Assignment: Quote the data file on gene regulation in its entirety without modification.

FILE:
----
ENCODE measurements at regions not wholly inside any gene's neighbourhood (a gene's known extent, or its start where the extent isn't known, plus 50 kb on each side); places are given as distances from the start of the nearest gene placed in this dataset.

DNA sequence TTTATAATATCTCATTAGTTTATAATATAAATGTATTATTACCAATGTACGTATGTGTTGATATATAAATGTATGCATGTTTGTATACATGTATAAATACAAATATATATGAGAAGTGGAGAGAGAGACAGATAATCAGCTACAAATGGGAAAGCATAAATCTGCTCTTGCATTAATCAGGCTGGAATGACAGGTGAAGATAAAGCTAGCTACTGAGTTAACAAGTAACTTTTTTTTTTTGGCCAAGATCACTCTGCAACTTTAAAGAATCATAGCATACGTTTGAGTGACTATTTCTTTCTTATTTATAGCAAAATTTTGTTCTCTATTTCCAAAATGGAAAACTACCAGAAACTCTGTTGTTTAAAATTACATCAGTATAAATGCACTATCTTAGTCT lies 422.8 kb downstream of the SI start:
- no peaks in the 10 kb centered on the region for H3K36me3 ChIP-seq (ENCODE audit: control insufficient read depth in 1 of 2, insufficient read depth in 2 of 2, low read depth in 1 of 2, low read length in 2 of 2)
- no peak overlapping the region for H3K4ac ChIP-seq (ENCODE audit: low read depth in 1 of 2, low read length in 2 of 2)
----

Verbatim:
ENCODE measurements at regions not wholly inside any gene's neighbourhood (a gene's known extent, or its start where the extent isn't known, plus 50 kb on each side); places are given as distances from the start of the nearest gene placed in this dataset.

DNA sequence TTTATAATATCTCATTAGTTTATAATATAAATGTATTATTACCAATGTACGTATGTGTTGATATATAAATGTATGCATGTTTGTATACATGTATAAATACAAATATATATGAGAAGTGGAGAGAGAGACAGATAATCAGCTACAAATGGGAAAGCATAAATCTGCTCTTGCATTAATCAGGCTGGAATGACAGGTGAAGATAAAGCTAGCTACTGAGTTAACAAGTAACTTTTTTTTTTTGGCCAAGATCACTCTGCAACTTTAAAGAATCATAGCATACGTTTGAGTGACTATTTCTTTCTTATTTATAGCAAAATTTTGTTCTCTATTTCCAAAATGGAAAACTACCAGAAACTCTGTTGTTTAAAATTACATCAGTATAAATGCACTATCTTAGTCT lies 422.8 kb downstream of the SI start:
- no peaks in the 10 kb centered on the region for H3K36me3 ChIP-seq (ENCODE audit: control insufficient read depth in 1 of 2, insufficient read depth in 2 of 2, low read depth in 1 of 2, low read length in 2 of 2)
- no peak overlapping the region for H3K4ac ChIP-seq (ENCODE audit: low read depth in 1 of 2, low read length in 2 of 2)